The coronavirus pandemic has caused a wave of job loss, pay cuts, reduced hours, and other adverse financial outcomes for millions of Americans. If you are mired in financial difficulties, you might think about filing for bankruptcy. This may be the right solution for some debtors, but it is an extreme step that is not necessary for everyone. Before deciding to file, you may want to consider alternatives to bankruptcy and investigate sources of assistance that may be available. For example, you may be able to receive unemployment benefits, which have been supplemented by federal funds during the COVID-19 outbreak.
The federal government has frozen foreclosures and evictions involving certain properties for a limited period. It also has deferred student loan payments, and some providers of private student loans may agree to similar deferrals. Mortgage servicers and institutions that provide credit cards and car loans may be willing to adjust the terms of these agreements. (You should make sure to confirm any adjustments in writing if possible.) Many state and local governments have enacted separate protections against evictions, utility shut-offs, and sometimes foreclosures for people who cannot pay those bills. However, these measures generally defer payment rather than eliminating the debt, so you may want to devise a strategy for catching up with debts such as missed rent and utility payments in the future.
The duration of the COVID-19 outbreak may affect whether you can avoid filing for bankruptcy. If you cannot make regular payments on your bills, after accounting for unemployment benefits and other sources of support, you may decide to defer payments and put aside those funds for necessary expenses. Once the coronavirus emergency resolves, you may have sufficient funds remaining to cover the missed payments, or to negotiate with creditors on payment plans. During recent economic downturns, landlords often have been willing to reduce the amount of missed rent that a tenant owes, and other creditors also have been flexible. They may prefer to settle a debt efficiently and collect at least some funds, rather than risking collecting nothing (or waiting much longer for payment) if a debtor files for bankruptcy.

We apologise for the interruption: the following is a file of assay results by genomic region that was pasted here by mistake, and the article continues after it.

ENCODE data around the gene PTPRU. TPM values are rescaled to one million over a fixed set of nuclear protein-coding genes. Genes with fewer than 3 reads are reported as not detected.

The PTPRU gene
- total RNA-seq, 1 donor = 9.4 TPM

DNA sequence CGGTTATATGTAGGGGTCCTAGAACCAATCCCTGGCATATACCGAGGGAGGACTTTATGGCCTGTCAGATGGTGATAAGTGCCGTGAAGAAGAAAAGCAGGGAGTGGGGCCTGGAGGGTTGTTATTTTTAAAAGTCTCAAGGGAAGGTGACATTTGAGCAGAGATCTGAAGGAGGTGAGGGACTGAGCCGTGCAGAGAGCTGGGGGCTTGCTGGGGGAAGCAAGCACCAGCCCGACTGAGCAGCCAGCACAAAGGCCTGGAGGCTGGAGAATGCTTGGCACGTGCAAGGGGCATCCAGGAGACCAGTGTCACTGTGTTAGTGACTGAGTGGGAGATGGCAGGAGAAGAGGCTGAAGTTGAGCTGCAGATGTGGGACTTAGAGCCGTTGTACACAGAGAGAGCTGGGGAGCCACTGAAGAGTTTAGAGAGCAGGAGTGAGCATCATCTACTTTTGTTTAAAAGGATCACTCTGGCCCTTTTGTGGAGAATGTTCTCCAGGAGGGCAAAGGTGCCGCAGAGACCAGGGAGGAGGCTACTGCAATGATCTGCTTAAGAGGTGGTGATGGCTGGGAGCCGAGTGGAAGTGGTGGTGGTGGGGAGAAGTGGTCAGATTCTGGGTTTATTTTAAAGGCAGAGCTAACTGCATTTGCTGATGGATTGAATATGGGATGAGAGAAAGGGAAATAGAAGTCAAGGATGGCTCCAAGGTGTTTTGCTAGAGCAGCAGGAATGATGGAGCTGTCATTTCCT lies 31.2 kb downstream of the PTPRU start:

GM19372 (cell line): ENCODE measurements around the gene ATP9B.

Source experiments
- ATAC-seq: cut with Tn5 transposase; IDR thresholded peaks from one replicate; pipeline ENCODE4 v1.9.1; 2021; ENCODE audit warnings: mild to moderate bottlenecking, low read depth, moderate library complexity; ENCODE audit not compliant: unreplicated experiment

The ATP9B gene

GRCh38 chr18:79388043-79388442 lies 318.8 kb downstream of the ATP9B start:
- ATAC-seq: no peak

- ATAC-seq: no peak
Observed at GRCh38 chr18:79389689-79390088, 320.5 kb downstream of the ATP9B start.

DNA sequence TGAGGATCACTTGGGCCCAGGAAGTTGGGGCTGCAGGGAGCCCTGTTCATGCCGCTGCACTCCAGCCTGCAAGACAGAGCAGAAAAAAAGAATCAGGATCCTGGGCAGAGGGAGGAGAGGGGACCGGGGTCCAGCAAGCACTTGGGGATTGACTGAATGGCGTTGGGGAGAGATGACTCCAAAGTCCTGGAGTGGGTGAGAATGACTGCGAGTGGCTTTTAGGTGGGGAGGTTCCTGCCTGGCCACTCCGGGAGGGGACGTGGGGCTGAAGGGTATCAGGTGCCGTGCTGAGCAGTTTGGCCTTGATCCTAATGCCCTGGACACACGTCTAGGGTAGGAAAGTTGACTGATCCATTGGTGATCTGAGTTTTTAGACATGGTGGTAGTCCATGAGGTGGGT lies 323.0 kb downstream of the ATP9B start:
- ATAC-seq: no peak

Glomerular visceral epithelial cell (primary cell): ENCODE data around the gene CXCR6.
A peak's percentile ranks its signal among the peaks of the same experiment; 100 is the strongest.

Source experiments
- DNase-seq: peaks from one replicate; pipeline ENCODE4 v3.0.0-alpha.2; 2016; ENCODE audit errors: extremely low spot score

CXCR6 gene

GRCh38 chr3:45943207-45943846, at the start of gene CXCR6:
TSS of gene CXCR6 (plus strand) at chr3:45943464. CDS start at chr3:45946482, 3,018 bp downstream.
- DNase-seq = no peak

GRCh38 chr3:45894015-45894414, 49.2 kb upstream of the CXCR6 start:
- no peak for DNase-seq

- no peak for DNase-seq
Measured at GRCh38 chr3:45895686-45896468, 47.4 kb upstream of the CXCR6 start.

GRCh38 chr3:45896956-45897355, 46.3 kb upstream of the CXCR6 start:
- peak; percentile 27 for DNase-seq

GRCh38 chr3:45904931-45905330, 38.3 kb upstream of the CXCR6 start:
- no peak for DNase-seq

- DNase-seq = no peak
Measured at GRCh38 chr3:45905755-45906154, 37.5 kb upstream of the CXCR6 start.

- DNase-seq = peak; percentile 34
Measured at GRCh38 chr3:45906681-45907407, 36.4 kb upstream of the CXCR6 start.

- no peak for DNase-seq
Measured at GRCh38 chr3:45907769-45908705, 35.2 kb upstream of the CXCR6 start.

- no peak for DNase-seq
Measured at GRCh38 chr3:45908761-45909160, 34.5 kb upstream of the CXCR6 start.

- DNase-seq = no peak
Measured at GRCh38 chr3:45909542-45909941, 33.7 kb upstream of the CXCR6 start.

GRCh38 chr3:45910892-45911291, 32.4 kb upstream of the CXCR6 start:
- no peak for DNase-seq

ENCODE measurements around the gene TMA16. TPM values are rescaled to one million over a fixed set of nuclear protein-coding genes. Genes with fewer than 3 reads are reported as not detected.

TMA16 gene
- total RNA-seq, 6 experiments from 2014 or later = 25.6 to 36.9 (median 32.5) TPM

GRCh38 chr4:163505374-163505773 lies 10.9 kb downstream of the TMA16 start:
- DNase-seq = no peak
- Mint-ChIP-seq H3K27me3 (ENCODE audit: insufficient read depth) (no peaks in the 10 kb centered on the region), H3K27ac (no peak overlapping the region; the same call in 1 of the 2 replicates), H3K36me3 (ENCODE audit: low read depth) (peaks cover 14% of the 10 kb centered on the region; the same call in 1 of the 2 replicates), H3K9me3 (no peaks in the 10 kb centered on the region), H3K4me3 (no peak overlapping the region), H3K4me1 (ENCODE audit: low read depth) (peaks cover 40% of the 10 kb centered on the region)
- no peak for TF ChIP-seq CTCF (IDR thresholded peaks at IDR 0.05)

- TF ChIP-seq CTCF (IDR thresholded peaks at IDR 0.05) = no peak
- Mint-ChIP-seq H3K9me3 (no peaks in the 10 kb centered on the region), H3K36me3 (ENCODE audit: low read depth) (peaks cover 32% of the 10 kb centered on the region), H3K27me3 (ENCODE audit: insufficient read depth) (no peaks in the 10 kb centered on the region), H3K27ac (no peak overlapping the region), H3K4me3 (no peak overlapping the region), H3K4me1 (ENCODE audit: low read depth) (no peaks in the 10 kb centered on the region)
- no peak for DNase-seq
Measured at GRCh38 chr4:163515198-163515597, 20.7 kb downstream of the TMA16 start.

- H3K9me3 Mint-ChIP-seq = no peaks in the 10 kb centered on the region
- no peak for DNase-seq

However, if the COVID-19 outbreak does not resolve for a long time, a debtor may not have enough savings to catch up on missed payments or negotiate a viable payment plan. The debtor then may need to file for bankruptcy. Since you will need to pay taxes on any amount over $600 for which a creditor forgives payment, tax liability is another factor to consider in determining whether bankruptcy is the right strategy. If a debtor can reach agreements with some but not all creditors, they may decide to file for bankruptcy rather than paying any creditors. This is because the tax debt related to the forgiven amounts will not be dischargeable in bankruptcy.
Filing for Bankruptcy
While bankruptcy does not eliminate all types of debt, it should eliminate most types of debt that a consumer might acquire during the coronavirus pandemic, such as missed rent, credit card debt, and medical debt. Most individuals file for bankruptcy under either Chapter 7 or Chapter 13. Chapter 7 is a liquidation bankruptcy, which means that the bankruptcy trustee will sell all the non-exempt assets of the debtor and distribute the proceeds to creditors. Debtors can keep certain property that allows them to maintain the necessities of life. Dischargeable debts are automatically wiped out at the end of this process, regardless of whether they are fully paid. Debtors usually must pass a means test to file under Chapter 7, unless their business debt is greater than their personal debt. Sometimes a debtor cannot file immediately after losing their job, since the means test assesses their income over a six-month period.
By contrast, Chapter 13 offers relief to people who can afford to pay back their debts over three to five years. They do not give up any assets but instead channel their discretionary income into a repayment plan. Generally, people who file under Chapter 13 have more financial resources than people who file under Chapter 7. The process lasts much longer than Chapter 7, but it can prevent the loss of key assets, such as a home or car. People who have suddenly lost their jobs may struggle to set up a viable repayment plan, though.
Debts accumulated after a bankruptcy petition is filed are not discharged, and you cannot file under Chapter 7 again until eight years have passed since your previous filing. A two-year gap applies to Chapter 13 filings, while separate time limits apply to filing under either chapter after filing under the other. Thus, consumers may decide to wait until they have accumulated all the debt that they are likely to incur before filing for bankruptcy.